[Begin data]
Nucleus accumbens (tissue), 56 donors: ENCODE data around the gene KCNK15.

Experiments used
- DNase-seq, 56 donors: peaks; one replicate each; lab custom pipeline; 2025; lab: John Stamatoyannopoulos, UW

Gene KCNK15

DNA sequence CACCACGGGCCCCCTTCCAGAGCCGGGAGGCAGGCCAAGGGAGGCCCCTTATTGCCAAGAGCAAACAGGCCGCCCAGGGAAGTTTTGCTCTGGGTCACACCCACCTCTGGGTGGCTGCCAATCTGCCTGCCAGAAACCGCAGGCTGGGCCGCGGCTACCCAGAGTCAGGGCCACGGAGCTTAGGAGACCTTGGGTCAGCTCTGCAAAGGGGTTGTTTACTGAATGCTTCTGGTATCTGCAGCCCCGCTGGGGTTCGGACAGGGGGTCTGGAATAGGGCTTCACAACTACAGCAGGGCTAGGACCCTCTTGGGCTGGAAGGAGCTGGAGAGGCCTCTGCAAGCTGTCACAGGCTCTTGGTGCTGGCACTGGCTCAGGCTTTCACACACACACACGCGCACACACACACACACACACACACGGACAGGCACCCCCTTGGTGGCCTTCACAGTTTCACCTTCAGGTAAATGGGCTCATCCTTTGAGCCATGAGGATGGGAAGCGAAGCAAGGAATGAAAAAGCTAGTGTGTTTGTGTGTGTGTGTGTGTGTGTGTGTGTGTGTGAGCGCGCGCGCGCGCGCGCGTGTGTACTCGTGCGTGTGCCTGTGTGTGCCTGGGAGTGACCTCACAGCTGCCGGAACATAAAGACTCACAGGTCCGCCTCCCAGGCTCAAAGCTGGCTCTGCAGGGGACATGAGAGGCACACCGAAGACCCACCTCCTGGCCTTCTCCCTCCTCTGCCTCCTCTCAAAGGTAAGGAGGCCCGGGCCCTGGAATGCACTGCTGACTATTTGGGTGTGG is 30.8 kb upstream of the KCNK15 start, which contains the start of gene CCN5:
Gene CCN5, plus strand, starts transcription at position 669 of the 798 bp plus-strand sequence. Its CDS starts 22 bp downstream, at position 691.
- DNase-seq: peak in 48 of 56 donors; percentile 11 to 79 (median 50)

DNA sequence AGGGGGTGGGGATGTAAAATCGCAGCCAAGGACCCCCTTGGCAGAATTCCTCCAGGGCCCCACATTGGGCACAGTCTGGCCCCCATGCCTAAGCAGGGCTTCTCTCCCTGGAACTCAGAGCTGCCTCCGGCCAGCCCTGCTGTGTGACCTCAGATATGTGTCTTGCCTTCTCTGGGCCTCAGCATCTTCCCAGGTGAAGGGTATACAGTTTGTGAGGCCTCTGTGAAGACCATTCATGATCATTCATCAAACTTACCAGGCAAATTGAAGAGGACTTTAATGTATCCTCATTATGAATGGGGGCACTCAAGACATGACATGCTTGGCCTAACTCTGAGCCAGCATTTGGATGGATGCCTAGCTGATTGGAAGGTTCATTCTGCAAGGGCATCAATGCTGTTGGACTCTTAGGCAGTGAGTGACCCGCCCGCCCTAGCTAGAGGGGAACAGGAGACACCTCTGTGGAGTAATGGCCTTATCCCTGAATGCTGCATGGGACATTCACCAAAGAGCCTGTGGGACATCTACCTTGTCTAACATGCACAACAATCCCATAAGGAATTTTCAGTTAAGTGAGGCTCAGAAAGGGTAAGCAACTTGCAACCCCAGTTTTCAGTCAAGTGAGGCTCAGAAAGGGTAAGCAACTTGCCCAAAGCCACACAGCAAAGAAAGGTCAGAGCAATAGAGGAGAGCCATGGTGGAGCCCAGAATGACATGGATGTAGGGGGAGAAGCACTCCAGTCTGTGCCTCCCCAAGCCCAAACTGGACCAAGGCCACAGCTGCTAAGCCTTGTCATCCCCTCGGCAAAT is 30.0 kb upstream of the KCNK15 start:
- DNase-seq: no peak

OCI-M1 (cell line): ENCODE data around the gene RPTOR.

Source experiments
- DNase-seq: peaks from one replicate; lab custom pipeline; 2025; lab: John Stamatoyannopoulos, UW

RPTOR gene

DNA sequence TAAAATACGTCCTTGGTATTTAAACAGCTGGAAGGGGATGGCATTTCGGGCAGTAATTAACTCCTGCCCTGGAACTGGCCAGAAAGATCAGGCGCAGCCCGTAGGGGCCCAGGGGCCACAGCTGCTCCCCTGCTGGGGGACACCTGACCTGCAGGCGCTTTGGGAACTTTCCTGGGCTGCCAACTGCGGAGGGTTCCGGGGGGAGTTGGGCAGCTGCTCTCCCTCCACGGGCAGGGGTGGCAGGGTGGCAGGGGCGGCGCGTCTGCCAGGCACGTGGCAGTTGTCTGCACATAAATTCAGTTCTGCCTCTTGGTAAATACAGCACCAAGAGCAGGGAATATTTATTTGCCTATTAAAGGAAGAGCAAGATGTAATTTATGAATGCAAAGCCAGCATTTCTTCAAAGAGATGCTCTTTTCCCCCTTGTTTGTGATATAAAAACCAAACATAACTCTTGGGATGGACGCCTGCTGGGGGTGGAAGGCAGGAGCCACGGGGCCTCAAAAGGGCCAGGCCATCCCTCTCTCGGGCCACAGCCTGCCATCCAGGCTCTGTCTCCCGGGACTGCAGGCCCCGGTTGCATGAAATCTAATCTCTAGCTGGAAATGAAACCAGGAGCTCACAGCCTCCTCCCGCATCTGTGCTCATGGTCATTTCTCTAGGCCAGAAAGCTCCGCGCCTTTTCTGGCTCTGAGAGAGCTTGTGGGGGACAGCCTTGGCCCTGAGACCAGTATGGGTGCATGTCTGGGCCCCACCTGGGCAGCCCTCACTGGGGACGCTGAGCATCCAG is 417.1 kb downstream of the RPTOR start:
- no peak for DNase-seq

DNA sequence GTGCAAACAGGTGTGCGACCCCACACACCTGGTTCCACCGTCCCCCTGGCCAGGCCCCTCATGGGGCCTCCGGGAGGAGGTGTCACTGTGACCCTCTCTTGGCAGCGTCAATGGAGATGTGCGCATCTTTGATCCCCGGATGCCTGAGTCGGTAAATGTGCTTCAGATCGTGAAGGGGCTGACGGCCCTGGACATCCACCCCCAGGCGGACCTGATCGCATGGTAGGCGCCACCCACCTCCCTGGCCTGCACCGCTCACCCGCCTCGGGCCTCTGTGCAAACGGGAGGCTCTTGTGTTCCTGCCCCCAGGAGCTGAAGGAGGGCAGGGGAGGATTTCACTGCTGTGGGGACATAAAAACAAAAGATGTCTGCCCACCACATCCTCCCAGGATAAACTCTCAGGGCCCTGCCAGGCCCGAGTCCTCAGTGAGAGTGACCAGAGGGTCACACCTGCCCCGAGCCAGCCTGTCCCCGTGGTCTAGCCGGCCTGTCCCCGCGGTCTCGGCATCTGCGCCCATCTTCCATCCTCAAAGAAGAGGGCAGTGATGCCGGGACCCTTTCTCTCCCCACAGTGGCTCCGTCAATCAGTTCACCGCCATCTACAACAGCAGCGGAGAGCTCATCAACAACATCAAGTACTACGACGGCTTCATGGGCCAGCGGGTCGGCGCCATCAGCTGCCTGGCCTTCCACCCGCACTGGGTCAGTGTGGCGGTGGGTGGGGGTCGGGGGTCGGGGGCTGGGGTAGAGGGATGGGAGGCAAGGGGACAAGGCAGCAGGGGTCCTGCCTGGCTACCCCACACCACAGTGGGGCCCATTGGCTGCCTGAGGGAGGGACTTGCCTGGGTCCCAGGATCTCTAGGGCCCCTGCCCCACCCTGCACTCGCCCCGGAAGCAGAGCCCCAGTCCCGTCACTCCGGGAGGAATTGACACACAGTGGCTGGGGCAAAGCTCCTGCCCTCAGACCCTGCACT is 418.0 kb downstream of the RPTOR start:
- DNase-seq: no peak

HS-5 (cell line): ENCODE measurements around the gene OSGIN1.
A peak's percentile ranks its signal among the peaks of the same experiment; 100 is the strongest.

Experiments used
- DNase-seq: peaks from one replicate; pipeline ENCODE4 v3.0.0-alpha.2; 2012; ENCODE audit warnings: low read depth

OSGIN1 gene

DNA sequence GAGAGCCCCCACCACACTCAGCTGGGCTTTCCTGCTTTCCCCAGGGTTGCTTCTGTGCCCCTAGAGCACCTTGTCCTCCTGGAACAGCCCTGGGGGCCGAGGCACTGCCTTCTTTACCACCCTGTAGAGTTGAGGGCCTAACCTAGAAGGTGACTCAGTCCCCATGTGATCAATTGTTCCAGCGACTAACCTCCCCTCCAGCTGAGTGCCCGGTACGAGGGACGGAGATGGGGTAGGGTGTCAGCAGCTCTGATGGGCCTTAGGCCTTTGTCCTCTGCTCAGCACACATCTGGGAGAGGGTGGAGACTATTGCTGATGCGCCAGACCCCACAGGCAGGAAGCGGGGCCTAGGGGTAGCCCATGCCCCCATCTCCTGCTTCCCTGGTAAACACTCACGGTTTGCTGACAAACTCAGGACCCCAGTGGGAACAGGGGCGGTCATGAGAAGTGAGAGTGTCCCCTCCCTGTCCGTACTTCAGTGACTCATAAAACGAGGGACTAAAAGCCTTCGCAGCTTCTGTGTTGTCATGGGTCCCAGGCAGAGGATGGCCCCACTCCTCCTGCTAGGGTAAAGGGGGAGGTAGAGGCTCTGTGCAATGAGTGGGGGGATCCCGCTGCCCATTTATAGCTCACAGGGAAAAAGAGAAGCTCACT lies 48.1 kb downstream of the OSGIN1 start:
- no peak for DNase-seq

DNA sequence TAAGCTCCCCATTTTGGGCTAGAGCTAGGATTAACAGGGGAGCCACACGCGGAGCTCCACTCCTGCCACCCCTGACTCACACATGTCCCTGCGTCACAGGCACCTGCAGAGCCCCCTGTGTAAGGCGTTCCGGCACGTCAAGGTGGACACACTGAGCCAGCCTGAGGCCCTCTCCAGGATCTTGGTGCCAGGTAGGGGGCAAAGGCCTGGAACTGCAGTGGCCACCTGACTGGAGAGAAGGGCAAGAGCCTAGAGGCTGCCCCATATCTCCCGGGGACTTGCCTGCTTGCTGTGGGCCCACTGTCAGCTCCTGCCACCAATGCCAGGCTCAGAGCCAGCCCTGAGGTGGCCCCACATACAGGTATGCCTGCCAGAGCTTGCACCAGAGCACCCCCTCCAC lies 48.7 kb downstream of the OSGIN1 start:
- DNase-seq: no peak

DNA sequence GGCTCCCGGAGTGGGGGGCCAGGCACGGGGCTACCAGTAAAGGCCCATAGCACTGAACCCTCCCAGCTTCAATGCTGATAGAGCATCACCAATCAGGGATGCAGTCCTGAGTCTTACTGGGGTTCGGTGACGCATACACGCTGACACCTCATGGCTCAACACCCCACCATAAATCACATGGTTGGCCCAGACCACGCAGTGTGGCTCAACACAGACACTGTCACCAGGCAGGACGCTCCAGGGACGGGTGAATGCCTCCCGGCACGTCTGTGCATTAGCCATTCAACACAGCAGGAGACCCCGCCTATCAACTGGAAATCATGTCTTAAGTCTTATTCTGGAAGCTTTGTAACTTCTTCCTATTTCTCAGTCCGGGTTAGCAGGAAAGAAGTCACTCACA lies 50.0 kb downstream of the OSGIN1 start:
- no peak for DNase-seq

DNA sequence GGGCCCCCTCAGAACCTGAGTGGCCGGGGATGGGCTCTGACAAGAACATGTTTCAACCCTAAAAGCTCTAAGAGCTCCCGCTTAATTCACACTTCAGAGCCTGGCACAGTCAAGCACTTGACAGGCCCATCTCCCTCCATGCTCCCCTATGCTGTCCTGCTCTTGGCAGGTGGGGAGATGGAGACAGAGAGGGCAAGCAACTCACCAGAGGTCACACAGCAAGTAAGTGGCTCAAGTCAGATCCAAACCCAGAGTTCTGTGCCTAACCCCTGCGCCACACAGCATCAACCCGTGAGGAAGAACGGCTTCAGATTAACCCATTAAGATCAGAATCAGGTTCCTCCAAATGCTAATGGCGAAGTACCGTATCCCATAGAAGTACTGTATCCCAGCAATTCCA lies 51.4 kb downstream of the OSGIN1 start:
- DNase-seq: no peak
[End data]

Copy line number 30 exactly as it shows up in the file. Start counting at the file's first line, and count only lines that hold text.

- DNase-seq: no peak